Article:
Turning now to the drawing, and in particular to FIG. 1, there is shown a pallet container according to the invention referenced with numeral 10 which shows a thin-walled blow-molded rigid inner receptacle 12 made of thermoplastic material (HD-PE) with an upper input opening and a cage of intersected hollow bars 14 closely enveloping the inner receptacle, and which is firmly—but detachably or interchangeably connected with the bottom pallet 16. The front view as depicted shows the narrow side of the pallet container 10 with an exit valve disposed at the plastic receptacle 12 near the bottom. The lower front edge of bottom pallet 16, here shown in configuration as a wooden pallet (US Runner), with the exit valve 18 situated above, represents the most vulnerable point of the pallet container, which is exposed to the greatest stress during approval testing, especially during the diagonal drop test. The special configuration of the cage bars with special dimples (cf. FIG. 7) are shown in the circles.

Prior to the development of the pallet container according to the invention, five different pallet containers known and available on the market were submitted to the precise comparative stress tests (interior pressure test, drop tests, vibration tests, test for pressure capacity upset, respectively testing stacking capacity). In serial vibration tests during simulation of long haul truck transport on bad roads, certain particularly frequently occurring weak points in various cage jackets were isolated.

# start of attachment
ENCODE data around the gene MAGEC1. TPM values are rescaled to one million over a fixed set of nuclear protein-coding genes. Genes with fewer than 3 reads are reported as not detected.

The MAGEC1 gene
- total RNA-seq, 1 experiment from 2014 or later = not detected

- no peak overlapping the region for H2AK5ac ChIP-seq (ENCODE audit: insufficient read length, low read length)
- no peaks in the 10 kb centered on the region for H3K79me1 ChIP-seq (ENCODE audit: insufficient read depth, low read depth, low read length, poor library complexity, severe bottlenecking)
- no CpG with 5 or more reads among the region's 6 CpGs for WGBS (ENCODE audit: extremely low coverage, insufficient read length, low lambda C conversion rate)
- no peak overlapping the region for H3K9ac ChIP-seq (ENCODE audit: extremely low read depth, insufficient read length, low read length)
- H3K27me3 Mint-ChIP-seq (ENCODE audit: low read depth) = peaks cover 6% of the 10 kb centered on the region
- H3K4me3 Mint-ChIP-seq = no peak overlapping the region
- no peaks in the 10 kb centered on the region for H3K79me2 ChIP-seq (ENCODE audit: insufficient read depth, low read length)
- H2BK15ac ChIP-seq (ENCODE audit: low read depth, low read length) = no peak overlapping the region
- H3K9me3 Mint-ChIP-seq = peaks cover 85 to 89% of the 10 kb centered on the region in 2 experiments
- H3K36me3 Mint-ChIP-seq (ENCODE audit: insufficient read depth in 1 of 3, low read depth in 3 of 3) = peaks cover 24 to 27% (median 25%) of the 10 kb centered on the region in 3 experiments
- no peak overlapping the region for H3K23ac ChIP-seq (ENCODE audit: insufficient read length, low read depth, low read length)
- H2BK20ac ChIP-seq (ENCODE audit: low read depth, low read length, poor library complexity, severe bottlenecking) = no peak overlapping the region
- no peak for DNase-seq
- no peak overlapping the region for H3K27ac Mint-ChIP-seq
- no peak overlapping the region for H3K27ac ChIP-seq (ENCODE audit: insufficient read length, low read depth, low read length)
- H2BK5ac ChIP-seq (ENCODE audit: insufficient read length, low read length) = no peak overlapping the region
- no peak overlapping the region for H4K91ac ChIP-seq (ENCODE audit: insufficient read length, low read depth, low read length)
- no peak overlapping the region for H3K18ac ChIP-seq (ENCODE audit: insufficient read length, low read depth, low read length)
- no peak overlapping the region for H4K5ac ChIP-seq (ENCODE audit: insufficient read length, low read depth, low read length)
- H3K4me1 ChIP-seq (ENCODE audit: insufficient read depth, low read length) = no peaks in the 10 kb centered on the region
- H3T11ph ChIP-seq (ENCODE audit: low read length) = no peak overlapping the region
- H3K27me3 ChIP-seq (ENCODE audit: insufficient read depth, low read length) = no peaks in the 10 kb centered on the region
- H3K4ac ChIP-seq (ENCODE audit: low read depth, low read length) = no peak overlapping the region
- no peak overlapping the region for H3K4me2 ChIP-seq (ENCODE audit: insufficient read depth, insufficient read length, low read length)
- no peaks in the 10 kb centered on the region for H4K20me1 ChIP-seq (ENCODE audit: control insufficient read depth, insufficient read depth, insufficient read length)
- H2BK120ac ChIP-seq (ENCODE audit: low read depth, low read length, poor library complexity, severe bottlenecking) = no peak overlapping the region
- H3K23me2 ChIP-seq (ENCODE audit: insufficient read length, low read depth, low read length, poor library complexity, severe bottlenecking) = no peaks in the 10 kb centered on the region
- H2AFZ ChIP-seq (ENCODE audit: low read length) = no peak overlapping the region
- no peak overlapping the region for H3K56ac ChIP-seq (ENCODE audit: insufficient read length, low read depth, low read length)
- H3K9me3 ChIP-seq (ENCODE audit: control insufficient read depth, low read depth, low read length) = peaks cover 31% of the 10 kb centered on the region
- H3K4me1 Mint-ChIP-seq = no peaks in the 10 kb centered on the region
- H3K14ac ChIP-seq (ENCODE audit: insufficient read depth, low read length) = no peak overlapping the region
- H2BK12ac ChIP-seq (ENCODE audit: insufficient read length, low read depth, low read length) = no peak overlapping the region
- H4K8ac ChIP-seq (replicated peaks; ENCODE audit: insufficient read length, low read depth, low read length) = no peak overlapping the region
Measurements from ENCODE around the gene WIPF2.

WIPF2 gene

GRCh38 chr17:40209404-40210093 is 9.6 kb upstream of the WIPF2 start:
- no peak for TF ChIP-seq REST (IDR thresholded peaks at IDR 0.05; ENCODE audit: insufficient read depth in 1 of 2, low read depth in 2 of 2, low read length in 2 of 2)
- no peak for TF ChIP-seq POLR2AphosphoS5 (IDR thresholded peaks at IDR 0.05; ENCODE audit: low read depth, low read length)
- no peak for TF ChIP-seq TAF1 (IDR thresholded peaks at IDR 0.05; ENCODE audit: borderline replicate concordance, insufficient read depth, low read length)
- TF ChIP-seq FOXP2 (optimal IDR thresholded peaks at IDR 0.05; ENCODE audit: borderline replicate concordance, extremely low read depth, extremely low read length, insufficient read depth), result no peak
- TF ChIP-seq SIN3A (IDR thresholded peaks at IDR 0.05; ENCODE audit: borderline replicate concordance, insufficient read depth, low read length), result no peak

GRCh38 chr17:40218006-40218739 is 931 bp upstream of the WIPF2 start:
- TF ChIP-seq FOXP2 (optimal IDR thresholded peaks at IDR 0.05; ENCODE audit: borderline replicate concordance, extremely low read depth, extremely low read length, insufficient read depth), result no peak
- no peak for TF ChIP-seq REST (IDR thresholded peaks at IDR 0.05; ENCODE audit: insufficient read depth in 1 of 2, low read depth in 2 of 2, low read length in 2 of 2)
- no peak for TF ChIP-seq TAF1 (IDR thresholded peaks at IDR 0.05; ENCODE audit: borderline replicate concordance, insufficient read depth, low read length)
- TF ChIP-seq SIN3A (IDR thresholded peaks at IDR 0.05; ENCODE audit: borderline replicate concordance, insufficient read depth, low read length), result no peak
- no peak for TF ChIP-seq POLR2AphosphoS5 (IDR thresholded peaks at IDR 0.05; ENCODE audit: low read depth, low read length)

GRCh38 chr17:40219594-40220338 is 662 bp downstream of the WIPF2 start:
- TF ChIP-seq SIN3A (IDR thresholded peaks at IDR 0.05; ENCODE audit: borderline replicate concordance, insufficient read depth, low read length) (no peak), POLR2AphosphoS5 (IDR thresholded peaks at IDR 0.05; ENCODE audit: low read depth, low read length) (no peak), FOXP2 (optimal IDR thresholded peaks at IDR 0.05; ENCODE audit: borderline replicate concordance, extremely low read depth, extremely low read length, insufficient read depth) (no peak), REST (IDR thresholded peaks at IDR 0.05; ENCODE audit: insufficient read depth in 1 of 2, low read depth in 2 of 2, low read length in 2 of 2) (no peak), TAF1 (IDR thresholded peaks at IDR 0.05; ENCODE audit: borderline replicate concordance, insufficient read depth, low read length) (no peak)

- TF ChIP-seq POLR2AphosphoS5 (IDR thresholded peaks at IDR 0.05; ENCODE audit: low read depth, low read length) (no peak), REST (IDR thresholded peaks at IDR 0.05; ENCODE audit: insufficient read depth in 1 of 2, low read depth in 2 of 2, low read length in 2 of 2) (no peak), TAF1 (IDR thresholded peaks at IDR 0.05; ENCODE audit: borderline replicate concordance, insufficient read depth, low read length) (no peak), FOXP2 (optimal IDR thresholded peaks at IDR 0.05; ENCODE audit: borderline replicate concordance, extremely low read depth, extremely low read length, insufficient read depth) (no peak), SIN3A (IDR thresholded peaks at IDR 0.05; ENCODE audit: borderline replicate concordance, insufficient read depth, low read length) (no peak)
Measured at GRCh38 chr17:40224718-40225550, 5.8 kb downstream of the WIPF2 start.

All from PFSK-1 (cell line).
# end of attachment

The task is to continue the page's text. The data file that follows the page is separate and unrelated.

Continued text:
The test pallet container 10 (here shown without the elasticity promoting dimples) shown in FIG. 2, which for testing purposes was also deliberately submitted to continuous overload testing, is shown with circles drawn to illustrate those points marked at the horizontal and vertical cage bars, which are prone to fail and which begin to break first according to the comparative testing results during dynamic vibration stress, (cf. FIGS. 10, 11).